Telecoms locked in 'world's first' row over AI
SEOUL, Feb. 9 (Yonhap) -- South Korea's telecom giants are engaged in a war of nerves over the title of "world's first" concerning the artificial intelligence-based Internet TV service, which could hurt customers, industry watchers said Thursday.
The controversy revolves around KT Corp.'s TV set-top box with an AI system. The top Internet service provider requested the broadcast advertising watchdog Wednesday suspend deliberation of its planned TV commercial on the new device.
The request came after controversy flared up over KT's online and offline ads on the device, which include the phrase "the world's first." In South Korea, companies should obtain a blessing from the watchdog before running TV ads.
In mid-January, KT unveiled the set-top box, dubbed "Giga Gini," which allows users to interact with the machine using natural conversation. Through the device, users can check e-mail, calendar appointments and news, listen to music and control other Internet-linked home appliances via TV.
Unlike other voice assistance services, the set-top box allows users to give commands through the TV screen.
Since the rollout, KT has launched an advertising blitz, claiming the device is the first of its kind in the world. However, the company soon faced criticism that the new AI set-top box is similar to existing devices in that it links Internet Protocol television (IPTV) with a voice assistant.
Models pose during KT Corp.'s launch ceremony for a TV set-top box with artificial intelligence on Jan. 17, 2017. (Yonhap)
In 2015, Apple and Amazon unveiled IPTVs with their own voice assistant services. In the domestic market, South Korea's top mobile carrier SK Telecom Co. launched a home assistant service late last year. The service, called NUGU which means "who" in Korean, is an advanced voice recognition butler service that allows users to control home appliances and listen to music using voice commands.
"We see no problem in the fact that the AI-based set-top box is the first of its kind in the world, but we plan to supplement data in order not to leave room for controversy," a KT official said. "However, we have yet to decide whether to omit 'the world's first' from our advertising copy."
KT claimed it has installed its own voice assistant in a speaker-shaped set-top box for the first time in the world, and Giga Gini offers a far wider range of services than existing models.
It is not the first time for local telecom companies to engage in the "world's first" controversy.
In January 2015, SK Telecom ran a TV ad claiming it had succeeded in commercializing the so-called 3-band LTE-Advanced (LTE-A) service for the first time in the world. KT filed a lawsuit against SK Telecom, arguing the ad was fake and exaggerated. The two firms resolved the issue via an out-of-court settlement.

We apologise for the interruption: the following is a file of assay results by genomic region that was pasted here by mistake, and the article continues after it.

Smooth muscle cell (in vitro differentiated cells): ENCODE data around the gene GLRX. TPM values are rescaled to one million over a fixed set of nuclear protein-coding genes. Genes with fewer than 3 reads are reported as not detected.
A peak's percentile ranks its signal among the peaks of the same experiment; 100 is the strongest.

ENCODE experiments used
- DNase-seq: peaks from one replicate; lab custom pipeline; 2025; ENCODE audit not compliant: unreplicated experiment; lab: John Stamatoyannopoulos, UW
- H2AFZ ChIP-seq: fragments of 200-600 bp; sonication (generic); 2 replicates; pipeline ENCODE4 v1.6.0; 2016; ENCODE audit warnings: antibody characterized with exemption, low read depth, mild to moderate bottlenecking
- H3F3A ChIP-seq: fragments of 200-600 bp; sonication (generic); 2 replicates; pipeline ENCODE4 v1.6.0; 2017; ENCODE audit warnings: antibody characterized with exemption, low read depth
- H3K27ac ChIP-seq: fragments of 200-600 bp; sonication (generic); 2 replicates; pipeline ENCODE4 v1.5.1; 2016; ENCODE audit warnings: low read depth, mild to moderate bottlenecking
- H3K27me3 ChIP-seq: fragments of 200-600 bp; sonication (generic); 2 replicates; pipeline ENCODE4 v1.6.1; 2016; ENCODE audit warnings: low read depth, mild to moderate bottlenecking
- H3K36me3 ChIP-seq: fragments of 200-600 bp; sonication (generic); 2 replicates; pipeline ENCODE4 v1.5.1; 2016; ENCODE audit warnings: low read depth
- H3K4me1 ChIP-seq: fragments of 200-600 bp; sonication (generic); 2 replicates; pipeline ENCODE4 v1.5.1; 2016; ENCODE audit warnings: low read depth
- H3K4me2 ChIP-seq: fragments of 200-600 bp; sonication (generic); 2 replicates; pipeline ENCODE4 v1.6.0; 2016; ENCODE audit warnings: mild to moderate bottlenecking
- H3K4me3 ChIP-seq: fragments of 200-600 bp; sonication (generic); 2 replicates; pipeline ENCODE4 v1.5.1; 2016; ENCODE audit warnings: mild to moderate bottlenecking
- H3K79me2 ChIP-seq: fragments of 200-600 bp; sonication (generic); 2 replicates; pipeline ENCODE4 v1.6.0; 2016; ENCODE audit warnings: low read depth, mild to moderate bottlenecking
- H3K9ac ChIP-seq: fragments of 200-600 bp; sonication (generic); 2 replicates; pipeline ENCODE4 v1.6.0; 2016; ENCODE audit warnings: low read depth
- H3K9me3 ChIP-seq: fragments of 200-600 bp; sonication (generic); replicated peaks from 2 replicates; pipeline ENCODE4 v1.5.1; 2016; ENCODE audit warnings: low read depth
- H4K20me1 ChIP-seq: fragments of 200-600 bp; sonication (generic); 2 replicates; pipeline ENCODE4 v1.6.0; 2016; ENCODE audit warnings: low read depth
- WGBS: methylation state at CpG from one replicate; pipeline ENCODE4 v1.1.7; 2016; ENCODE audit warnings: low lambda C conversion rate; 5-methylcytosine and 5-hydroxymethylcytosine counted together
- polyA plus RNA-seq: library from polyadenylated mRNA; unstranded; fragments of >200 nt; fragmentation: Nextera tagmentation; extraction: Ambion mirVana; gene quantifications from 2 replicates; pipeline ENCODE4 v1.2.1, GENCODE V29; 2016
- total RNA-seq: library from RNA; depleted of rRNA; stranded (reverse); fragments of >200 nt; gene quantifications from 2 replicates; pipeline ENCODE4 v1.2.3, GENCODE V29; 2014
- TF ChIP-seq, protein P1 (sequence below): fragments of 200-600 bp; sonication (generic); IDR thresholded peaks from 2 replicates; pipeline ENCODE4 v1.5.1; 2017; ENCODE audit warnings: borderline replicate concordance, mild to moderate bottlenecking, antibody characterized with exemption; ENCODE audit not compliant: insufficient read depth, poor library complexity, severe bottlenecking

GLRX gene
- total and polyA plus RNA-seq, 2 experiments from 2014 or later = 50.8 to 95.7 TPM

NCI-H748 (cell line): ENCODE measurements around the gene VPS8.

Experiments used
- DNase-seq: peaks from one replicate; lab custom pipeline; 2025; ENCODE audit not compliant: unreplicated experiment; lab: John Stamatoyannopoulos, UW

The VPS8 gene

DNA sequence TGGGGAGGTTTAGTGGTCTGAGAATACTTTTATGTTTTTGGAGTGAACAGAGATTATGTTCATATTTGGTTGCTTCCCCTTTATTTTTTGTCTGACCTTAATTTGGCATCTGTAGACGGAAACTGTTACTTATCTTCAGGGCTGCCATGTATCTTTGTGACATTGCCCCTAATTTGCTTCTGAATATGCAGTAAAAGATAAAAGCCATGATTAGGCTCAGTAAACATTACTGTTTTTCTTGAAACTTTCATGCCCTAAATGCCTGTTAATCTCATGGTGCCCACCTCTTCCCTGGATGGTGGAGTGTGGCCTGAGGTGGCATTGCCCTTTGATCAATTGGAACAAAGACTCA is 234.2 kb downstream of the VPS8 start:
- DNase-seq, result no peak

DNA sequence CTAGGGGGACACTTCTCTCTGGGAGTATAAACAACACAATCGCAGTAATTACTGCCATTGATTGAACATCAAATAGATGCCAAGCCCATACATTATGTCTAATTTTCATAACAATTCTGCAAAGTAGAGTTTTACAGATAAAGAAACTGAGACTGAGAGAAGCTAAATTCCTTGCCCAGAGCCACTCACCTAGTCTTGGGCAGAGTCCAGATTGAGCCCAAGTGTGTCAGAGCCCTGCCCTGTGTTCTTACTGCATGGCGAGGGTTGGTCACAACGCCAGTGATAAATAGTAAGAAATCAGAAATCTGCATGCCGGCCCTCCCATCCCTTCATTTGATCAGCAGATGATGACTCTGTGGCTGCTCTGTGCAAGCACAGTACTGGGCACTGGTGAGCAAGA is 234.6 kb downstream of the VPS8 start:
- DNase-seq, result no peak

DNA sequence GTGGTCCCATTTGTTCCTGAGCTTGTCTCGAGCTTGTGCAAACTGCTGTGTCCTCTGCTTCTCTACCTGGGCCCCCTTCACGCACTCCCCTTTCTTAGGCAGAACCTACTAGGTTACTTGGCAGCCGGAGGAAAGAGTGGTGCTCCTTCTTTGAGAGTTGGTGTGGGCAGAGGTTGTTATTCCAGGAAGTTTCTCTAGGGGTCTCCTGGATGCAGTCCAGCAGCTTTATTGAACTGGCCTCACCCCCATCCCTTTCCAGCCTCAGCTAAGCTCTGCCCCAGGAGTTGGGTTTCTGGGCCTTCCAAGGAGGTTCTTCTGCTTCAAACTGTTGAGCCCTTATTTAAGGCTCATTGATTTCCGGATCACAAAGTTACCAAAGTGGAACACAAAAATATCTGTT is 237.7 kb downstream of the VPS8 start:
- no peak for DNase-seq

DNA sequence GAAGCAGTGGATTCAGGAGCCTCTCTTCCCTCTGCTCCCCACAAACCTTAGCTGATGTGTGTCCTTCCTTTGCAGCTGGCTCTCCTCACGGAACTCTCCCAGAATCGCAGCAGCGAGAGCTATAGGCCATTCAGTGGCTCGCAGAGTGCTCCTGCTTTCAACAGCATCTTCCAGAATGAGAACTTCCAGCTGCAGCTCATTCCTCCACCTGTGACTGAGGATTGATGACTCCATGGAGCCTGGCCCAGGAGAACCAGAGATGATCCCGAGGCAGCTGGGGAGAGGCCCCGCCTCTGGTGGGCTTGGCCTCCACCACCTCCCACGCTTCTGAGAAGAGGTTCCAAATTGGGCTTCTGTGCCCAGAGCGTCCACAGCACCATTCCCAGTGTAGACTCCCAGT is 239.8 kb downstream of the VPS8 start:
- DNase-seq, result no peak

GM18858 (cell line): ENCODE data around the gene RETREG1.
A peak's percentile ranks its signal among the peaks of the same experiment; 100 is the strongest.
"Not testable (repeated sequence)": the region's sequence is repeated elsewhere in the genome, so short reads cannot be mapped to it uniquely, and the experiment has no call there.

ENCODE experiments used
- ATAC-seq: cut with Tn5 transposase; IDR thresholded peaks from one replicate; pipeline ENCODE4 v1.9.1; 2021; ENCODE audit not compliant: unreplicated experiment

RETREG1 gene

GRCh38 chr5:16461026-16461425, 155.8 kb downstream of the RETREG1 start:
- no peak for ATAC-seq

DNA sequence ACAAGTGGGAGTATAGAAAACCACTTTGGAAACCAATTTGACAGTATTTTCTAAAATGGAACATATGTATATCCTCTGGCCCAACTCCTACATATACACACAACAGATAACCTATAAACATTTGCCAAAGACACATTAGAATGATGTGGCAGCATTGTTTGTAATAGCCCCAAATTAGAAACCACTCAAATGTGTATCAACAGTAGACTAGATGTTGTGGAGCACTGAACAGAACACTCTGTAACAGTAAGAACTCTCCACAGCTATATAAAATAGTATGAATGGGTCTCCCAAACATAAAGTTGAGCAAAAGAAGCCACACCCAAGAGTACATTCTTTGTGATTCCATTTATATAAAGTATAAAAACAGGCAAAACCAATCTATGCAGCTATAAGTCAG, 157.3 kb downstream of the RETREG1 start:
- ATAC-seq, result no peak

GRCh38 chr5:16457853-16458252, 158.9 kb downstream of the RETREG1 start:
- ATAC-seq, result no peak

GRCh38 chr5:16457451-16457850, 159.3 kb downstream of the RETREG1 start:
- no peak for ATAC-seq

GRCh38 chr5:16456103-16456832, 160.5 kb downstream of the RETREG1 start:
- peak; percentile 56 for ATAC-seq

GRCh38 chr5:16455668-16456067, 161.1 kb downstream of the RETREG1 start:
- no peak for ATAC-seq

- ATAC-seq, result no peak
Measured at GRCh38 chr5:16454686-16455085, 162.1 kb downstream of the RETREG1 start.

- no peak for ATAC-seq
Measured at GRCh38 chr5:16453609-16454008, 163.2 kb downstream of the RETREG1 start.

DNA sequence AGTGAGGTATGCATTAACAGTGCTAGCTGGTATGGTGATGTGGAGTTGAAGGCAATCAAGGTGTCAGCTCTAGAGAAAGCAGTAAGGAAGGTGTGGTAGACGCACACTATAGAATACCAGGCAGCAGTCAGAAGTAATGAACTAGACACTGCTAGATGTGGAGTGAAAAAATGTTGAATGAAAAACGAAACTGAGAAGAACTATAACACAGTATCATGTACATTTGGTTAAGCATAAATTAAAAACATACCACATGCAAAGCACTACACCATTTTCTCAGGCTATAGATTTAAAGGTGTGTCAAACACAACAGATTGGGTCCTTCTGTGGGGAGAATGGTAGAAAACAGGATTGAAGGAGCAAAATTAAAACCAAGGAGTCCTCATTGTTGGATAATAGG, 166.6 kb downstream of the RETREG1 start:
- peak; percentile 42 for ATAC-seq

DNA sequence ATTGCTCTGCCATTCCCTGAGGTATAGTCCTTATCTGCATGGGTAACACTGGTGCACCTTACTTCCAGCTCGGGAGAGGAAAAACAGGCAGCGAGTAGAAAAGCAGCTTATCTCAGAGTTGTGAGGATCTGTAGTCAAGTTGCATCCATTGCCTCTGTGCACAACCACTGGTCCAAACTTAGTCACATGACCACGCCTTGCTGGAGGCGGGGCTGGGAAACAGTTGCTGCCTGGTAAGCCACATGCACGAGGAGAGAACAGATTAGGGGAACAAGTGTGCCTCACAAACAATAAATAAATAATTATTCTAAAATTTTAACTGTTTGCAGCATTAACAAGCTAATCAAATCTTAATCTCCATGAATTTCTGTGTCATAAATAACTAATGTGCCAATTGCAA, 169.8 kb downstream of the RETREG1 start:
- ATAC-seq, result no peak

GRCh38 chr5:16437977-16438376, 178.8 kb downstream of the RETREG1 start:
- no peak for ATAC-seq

The LTE-A service, four times faster than the Long Term Evolution (LTE) service, is based on carrier aggregation technology, which bundles more than two frequency bands to increase bandwidth, and offers a download speed of up to 300 megabits per second (Mbps), roughly four times faster than 75 Mbps on the existing LTE network.
This photo, taken on Feb. 21, 2016, shows SK Telecom's booth during the 2016 Mobile World Congress (MWC) in Barcelona. (Yonhap)
SK Telecom was also involved in a similar controversy during last year's Mobile World Congress (MWC) in late February. On the opening day of the fair, SK Telecom Co. demonstrated its 5G network technology with a transmission speed of 20.5 gigabits per second (Gbps), claiming it was the world's first company to do so at a public place.
The speed of 20Gbps can be considered 270 times faster than the early stage of the long-term evolution network. It takes only around a second to download a full 2 gigabyte movie.
However, controversy erupted as Swedish telecom equipment developer Ericsson had earlier succeeded in transmitting data at a speed of more than 25 Gbps.
Industry watchers attribute the incessant "world's first" controversy to the breakneck competition among local telecom companies, which could eventually hurt customers.
"Exaggerated and fake advertisements could dupe consumers into picking the wrong products," said Yoon Moon-yong, an official at the Green Consumer Network in Korea. "The government should get tough on such ads and come up with measures to protect users."